About Author

Green Diva Meg

(aka Megan McWilliams Bouchard) is the founder of The Green Divas media brand; the producer and host of the popular 50 Shades of Green Divas podcast, GD Spirit Pub podcast, GDp among other shows; and founded GDGD Radio Network (the first green and healthy living radio network on earth for the earth). Green Diva Meg is well-known as a green living expert, media personality and podcast producer.
Comments (7)
  1. Pingback: Green Diva Meg's Gluten-Free, Arsenic-Free Quinoa Pilaf

  2. Stuart (reply)

    October 14, 2012 at 7:27 pm

    Meg, Anna – give us some information.
    What are the ppm levels of arsenic in the rice?
    How much rice would one have to eat to be negatively affected?
    So much stuff on the internet screaming ‘don’t …..’ but few facts behind the blogs. Or few stated – maybe because they don’t add up.
    Stuart.

  3. Anna@Green Talk (reply)

    October 14, 2012 at 10:20 pm

    Stuart,
    I wish I could tell you an exact amount of ppb for rice. It is hard to put an exact figure on how many ppb of arsenic is in rice. Much depends on where the rice is grown and whether arsenic laden fertilizer was used. Certain parts of the country have higher levels of inorganic arsenic due to past pesticide treatment. As I mentioned above, Consumer Reports tested 200 different rice and products containing rice. Varying degrees of arsenic were found in different products. See http://www.consumerreports.org/cro/arsenic1112.htm#chart. (They also provide their detailed finding in a PDF that you can also read.)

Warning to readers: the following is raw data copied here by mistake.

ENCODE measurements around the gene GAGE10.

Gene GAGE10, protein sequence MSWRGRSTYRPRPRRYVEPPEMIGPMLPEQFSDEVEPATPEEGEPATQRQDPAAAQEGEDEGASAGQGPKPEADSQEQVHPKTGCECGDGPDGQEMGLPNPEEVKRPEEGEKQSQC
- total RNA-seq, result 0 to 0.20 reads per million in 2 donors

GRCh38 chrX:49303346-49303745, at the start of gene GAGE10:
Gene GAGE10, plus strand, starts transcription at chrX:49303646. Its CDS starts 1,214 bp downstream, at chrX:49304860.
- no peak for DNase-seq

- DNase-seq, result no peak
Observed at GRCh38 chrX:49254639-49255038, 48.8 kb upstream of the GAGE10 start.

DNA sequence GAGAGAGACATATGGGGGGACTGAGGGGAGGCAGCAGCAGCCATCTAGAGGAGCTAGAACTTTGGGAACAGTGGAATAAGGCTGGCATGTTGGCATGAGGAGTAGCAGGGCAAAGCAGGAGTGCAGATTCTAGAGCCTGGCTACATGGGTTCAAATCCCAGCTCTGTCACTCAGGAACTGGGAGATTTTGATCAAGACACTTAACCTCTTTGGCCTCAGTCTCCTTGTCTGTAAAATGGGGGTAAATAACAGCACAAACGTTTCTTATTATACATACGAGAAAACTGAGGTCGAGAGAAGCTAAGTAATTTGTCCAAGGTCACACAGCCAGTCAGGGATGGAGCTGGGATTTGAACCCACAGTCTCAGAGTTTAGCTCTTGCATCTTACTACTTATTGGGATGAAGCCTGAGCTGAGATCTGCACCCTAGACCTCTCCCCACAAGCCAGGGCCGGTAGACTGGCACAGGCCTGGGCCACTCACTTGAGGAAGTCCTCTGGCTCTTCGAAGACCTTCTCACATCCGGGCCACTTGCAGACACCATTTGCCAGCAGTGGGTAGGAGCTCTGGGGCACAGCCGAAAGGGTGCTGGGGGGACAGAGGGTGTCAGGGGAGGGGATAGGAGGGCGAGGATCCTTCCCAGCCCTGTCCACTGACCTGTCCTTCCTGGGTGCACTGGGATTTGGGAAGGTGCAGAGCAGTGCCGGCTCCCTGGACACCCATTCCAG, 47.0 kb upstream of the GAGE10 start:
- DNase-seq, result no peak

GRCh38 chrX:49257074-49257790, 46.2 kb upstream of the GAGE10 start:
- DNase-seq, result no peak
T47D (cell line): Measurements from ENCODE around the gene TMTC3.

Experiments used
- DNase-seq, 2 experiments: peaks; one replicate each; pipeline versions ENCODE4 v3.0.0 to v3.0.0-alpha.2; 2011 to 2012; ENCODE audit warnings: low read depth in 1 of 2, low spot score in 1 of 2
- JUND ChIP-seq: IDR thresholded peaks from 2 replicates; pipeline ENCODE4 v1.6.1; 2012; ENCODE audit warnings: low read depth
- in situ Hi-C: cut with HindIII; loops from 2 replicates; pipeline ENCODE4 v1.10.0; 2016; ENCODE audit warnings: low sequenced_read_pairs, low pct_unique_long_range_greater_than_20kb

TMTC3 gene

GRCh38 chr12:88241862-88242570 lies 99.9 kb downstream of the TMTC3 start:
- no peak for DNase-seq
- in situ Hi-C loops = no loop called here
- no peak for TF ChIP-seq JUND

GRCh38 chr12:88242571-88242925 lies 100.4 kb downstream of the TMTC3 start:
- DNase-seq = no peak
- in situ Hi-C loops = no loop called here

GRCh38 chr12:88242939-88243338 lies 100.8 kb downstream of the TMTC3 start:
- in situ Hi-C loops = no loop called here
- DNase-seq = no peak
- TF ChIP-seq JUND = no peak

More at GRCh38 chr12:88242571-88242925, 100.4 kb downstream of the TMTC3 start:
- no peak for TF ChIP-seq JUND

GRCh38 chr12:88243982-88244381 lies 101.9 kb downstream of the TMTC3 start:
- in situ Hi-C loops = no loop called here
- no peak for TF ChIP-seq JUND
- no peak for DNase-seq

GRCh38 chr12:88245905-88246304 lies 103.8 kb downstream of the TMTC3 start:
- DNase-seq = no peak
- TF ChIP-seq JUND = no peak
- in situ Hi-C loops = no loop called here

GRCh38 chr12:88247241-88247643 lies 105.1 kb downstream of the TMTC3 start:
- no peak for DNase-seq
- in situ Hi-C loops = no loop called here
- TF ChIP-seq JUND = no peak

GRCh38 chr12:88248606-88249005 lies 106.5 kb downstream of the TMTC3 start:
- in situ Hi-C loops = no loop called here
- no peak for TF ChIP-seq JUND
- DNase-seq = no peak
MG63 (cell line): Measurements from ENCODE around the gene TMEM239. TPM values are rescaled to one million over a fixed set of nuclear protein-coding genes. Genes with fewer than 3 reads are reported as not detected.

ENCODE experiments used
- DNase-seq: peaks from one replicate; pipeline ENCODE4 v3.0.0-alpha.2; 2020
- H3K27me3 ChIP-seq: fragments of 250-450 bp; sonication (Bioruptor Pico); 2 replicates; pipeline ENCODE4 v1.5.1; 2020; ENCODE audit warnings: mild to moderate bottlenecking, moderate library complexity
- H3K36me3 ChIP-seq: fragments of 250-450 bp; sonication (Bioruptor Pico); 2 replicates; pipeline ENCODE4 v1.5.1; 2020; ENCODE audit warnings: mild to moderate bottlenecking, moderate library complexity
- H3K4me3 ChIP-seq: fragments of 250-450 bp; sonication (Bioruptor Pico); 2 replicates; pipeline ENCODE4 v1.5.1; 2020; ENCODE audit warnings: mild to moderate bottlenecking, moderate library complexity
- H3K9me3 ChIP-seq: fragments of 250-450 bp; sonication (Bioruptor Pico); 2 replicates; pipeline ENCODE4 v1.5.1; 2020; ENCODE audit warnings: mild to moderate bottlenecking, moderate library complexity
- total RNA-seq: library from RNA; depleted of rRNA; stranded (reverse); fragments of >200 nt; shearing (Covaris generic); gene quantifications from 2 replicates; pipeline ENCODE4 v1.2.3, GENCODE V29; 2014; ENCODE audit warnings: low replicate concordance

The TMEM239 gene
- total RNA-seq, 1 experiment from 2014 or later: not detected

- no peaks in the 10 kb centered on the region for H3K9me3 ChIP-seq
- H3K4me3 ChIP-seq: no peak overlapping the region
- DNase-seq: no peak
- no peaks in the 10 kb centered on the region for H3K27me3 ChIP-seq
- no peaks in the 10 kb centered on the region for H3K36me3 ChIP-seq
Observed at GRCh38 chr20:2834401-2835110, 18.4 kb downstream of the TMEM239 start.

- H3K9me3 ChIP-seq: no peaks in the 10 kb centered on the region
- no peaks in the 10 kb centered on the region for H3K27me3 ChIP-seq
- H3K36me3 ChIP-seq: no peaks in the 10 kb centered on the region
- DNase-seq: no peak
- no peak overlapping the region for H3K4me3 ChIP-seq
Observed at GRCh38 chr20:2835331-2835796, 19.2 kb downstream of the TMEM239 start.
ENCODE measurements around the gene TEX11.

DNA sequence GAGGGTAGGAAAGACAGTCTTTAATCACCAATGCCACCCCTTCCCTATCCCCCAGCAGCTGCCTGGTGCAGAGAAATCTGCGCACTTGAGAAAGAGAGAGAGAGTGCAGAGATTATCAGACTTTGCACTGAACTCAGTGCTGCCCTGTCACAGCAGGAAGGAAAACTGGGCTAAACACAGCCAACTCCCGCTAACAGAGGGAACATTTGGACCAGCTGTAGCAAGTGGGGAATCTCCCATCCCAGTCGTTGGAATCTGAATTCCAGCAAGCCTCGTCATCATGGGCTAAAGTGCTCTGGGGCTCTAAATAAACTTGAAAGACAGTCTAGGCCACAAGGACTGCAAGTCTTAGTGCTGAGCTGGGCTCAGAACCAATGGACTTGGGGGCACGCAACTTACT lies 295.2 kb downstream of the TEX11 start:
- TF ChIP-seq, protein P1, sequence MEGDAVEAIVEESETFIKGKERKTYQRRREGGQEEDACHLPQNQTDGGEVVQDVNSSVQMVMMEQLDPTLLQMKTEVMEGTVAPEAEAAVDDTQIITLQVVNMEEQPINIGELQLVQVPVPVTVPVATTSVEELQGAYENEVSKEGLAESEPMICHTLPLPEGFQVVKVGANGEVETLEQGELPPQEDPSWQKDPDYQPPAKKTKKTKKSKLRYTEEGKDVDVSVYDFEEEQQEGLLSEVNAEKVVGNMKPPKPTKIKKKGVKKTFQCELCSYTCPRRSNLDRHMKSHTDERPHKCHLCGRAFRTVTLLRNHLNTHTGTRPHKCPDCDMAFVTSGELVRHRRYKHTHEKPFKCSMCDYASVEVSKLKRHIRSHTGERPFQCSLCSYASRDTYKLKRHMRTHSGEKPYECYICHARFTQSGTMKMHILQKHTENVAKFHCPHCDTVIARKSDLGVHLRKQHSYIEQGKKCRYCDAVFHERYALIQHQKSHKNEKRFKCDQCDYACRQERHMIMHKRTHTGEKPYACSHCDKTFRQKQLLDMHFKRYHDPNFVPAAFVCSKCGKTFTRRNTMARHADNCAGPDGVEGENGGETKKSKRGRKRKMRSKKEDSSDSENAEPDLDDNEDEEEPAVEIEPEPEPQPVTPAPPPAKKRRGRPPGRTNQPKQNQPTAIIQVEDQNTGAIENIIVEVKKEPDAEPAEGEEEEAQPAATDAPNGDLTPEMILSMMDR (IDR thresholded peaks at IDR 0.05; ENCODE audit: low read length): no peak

Consumer Reports provided a chart on how many servings of commonly eaten rice products are safe to consume. (Same link as above.) They provided these guidelines so everyone can easily limit their intake without having to calculate arsenic ppb.

    In defense of many blogs out there, no one knows the long term effect of low levels of arsenic exposure in food. They have only done studies on long term low level arsenic exposure in water as I noted above. However, inorganic arsenic has been associated with cancer. So, as a precaution given the nature of arsenic, Consumer Reports is suggesting caution and varying your diet. As mentioned above, Consumer Reports is the latest study in a long line of scientific studies which have red flagged arsenic in rice.

    I hope this answered your question. Feel free to click on all the links in my article above for further information. Anna

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